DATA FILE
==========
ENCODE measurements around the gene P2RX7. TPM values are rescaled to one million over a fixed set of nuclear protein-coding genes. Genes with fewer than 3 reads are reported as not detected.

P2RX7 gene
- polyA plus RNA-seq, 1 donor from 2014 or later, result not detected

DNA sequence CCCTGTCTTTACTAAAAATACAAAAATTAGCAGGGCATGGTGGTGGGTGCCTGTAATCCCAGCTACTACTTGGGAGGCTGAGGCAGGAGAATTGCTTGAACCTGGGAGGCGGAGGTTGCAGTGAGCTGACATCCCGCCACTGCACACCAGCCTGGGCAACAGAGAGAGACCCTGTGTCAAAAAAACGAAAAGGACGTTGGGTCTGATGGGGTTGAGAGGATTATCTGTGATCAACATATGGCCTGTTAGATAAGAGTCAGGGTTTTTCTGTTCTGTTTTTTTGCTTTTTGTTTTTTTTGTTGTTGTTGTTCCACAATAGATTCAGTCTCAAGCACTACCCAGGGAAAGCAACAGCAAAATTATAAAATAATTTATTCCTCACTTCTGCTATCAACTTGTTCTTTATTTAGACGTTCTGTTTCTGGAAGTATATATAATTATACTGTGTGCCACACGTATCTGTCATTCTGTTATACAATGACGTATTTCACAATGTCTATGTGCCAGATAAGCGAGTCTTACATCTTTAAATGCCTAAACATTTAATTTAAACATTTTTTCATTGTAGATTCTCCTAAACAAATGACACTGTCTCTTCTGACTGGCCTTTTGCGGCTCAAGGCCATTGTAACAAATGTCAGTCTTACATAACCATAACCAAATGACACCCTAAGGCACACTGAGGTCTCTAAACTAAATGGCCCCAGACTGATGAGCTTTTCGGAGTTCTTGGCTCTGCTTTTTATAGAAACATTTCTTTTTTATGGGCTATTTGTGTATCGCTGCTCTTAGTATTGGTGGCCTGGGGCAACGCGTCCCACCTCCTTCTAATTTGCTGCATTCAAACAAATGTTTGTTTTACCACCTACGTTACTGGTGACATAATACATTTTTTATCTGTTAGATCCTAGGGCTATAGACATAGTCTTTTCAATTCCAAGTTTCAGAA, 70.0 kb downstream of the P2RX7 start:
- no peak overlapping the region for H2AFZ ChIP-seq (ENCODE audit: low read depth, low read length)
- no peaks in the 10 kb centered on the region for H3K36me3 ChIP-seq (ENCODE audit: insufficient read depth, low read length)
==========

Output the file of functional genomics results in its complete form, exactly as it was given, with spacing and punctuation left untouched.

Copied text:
ENCODE measurements around the gene P2RX7. TPM values are rescaled to one million over a fixed set of nuclear protein-coding genes. Genes with fewer than 3 reads are reported as not detected.

P2RX7 gene
- polyA plus RNA-seq, 1 donor from 2014 or later, result not detected

DNA sequence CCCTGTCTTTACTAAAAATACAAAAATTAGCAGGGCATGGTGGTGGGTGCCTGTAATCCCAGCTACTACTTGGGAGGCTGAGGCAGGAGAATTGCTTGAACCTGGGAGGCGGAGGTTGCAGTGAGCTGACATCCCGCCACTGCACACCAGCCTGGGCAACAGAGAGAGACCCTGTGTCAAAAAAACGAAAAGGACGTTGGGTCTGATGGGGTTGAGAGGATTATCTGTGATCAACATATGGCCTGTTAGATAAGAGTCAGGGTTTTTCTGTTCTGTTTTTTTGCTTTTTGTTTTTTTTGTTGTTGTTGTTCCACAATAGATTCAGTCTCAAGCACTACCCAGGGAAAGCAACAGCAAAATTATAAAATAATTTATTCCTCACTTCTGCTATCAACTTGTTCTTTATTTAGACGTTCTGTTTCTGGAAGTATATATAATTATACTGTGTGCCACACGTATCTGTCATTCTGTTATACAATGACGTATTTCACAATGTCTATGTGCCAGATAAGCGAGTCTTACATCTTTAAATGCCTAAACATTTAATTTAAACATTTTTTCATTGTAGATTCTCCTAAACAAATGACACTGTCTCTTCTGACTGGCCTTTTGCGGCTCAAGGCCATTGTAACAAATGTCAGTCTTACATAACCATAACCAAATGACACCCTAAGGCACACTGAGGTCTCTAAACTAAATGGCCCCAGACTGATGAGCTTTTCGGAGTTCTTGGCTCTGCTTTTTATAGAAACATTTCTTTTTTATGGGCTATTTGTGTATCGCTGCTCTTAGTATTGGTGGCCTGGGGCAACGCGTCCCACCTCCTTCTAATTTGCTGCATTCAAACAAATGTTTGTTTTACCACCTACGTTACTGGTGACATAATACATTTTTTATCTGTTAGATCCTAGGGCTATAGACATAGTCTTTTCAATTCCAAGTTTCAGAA, 70.0 kb downstream of the P2RX7 start:
- no peak overlapping the region for H2AFZ ChIP-seq (ENCODE audit: low read depth, low read length)
- no peaks in the 10 kb centered on the region for H3K36me3 ChIP-seq (ENCODE audit: insufficient read depth, low read length)